Last week I was hanging out with my friend, Br. K. I told him that I'd like to read the books on the postulancy reading list for his monastic order over the summer, and he asked me again if I was interested in joining the order. I told him I didn't think I was called to monk-hood, and he said something that stuck with me, "You know, if you look like a monk, and act like a monk, you might just be a monk."
Now I'm not making any plans to become a monk, but it's made me wonder what is it that makes someone a monk? What is it that defines the monastic life? The priesthood and other religious leadership roles seem so clearly defined, but monastics aren't. They aren't marked by vows of celibacy, because some monks aren't celibate. They aren't marked by communal living, because some don't live in community. What is it that marks these lives?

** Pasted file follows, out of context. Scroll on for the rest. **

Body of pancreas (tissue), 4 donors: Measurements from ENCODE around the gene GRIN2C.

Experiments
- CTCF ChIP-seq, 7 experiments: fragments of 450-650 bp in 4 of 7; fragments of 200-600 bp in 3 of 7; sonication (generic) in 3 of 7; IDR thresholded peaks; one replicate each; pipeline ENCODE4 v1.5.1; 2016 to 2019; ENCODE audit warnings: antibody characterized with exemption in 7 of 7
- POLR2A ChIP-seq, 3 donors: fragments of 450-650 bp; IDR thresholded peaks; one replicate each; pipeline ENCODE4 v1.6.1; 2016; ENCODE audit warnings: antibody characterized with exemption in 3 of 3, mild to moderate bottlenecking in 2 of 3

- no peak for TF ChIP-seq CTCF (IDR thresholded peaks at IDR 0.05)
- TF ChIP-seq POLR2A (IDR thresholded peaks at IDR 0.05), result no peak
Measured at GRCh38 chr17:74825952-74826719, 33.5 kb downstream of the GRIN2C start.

It seems to me that what ultimately marks a monastic life is a commitment to living in right relationship with God, a devotion to a simple lifestyle without a materialistic focus, a lot of prayer, a lot of sharing life together in an honest way, and a shared calling to a collective mission. Maybe that is too simple of a definition of a monastic life. I don't know. But if that is the definition of a monastic life then Br. K was right. I might just be a monk.
Am I going to join an order? I would never say never, but not in the foreseeable future. I currently do not feel called to take on the robes and the label, but I do enjoy sharing life with others and strive to commit more of my life to prayer. I think I'll just live as someone who is monastically inclined.